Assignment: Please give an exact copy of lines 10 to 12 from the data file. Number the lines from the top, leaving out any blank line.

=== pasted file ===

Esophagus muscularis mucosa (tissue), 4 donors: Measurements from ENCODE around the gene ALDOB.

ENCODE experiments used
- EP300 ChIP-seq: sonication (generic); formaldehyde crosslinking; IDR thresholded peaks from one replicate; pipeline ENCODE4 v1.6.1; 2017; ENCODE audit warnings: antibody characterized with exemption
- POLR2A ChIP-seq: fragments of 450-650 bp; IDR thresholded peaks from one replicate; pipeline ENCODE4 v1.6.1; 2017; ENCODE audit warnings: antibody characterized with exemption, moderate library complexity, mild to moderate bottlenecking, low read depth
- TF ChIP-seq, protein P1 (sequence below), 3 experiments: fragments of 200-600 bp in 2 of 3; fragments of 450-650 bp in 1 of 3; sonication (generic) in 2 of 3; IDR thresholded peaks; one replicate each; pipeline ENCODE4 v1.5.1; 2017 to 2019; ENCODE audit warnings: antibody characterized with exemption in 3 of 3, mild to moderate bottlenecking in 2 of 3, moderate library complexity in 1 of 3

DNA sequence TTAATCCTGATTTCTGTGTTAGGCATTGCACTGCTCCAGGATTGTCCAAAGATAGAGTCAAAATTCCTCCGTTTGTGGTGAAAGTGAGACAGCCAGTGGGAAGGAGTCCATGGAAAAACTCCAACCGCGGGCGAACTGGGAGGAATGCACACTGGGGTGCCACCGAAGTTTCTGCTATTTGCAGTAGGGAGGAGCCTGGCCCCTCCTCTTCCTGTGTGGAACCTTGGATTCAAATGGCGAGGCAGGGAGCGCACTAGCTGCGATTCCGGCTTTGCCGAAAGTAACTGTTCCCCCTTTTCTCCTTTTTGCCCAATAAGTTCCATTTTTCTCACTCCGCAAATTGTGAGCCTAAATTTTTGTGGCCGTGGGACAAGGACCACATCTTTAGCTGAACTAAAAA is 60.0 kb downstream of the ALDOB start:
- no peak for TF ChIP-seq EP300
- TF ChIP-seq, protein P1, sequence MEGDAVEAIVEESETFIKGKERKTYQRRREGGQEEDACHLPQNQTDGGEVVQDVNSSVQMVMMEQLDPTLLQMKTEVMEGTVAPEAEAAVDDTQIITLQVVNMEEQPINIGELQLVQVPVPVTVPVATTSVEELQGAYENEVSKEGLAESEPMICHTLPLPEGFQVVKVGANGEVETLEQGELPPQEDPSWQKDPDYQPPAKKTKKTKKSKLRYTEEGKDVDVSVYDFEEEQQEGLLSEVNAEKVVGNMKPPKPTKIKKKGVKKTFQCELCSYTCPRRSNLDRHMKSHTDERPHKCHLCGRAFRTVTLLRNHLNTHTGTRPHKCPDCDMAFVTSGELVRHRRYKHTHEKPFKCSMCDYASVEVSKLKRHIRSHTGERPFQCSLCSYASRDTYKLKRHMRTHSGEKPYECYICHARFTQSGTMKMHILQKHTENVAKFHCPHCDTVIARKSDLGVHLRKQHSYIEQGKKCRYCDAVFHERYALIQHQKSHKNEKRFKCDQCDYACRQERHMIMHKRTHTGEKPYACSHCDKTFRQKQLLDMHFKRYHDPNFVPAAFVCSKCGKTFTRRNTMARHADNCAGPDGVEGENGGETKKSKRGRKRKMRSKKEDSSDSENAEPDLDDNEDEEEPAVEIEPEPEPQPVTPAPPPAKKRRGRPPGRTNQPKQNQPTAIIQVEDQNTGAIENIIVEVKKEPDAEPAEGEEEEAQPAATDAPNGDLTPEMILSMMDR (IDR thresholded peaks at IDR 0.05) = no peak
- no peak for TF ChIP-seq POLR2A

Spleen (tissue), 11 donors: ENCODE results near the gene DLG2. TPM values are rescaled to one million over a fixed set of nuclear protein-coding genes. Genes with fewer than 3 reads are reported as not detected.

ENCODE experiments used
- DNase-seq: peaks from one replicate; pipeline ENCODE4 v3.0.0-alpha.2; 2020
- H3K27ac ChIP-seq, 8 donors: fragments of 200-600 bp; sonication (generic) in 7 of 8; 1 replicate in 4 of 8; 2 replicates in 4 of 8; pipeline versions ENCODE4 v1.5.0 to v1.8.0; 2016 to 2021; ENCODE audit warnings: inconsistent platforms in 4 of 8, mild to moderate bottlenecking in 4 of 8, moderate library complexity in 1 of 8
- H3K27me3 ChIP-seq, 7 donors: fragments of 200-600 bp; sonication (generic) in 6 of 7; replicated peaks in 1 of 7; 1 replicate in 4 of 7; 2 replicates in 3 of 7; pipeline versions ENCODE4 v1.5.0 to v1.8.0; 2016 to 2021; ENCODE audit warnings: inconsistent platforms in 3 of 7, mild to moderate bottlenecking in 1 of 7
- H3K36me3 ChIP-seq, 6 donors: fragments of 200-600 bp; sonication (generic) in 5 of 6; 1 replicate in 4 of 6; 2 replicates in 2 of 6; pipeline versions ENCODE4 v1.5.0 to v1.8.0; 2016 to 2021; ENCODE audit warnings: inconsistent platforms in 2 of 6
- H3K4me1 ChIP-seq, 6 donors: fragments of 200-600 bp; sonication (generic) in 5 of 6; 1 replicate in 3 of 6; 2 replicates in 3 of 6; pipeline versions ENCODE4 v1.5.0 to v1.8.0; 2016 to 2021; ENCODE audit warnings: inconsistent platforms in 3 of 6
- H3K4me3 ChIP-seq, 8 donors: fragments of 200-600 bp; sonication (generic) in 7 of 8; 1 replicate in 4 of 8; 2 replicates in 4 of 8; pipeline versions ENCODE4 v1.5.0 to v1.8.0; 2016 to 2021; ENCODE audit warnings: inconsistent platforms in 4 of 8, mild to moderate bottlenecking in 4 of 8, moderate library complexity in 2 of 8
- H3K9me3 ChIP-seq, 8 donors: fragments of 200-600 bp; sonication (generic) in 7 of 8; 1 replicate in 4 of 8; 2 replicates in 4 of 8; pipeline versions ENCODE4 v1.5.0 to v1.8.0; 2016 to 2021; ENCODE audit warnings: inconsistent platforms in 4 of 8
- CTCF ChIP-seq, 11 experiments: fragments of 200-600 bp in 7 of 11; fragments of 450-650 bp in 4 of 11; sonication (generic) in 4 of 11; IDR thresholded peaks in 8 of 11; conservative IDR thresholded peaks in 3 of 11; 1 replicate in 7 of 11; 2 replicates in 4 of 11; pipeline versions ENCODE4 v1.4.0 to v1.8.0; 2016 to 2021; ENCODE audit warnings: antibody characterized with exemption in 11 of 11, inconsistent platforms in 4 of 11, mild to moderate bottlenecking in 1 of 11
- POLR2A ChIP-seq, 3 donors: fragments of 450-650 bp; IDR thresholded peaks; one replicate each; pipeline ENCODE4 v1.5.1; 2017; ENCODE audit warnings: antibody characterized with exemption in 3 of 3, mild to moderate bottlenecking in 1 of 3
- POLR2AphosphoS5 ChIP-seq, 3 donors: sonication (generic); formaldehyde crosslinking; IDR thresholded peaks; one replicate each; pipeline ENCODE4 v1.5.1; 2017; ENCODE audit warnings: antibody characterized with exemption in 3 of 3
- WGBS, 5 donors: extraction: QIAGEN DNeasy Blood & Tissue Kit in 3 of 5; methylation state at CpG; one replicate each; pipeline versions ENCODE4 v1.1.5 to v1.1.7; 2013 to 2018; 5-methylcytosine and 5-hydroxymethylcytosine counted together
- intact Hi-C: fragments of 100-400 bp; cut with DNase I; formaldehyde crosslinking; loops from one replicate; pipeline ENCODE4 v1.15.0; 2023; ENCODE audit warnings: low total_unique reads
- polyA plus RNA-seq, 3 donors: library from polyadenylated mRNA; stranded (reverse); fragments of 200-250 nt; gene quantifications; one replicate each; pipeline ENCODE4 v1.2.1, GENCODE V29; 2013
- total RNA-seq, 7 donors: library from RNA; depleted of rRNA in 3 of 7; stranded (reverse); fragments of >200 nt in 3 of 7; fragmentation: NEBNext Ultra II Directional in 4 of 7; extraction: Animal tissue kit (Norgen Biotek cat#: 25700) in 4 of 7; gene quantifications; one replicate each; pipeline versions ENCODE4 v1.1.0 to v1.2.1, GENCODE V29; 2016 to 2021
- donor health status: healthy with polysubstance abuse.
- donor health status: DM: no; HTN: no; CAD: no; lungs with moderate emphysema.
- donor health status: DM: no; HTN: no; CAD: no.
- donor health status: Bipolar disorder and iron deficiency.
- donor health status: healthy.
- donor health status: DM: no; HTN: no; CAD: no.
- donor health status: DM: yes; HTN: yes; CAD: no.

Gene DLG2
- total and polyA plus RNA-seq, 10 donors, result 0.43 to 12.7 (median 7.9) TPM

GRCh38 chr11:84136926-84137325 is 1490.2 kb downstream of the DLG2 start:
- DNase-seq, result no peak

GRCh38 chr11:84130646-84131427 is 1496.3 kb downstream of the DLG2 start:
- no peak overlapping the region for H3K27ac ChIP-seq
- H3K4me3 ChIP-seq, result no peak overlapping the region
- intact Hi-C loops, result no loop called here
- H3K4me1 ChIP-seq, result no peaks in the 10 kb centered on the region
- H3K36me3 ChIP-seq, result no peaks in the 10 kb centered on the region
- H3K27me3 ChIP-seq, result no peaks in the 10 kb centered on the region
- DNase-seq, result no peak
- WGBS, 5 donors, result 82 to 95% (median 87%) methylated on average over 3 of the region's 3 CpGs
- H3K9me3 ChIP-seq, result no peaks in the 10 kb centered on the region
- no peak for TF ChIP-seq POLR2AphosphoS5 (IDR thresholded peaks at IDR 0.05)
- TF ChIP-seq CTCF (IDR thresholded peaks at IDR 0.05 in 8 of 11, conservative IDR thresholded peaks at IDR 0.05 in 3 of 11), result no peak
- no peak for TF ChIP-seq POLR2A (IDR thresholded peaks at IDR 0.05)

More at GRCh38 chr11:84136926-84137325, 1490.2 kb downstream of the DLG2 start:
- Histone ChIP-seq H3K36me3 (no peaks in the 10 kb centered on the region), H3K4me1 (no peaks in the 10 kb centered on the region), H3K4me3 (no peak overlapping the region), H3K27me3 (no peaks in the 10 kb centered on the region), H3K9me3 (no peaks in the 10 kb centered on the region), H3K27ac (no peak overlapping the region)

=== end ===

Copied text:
Spleen (tissue), 11 donors: ENCODE results near the gene DLG2. TPM values are rescaled to one million over a fixed set of nuclear protein-coding genes. Genes with fewer than 3 reads are reported as not detected.

ENCODE experiments used
- DNase-seq: peaks from one replicate; pipeline ENCODE4 v3.0.0-alpha.2; 2020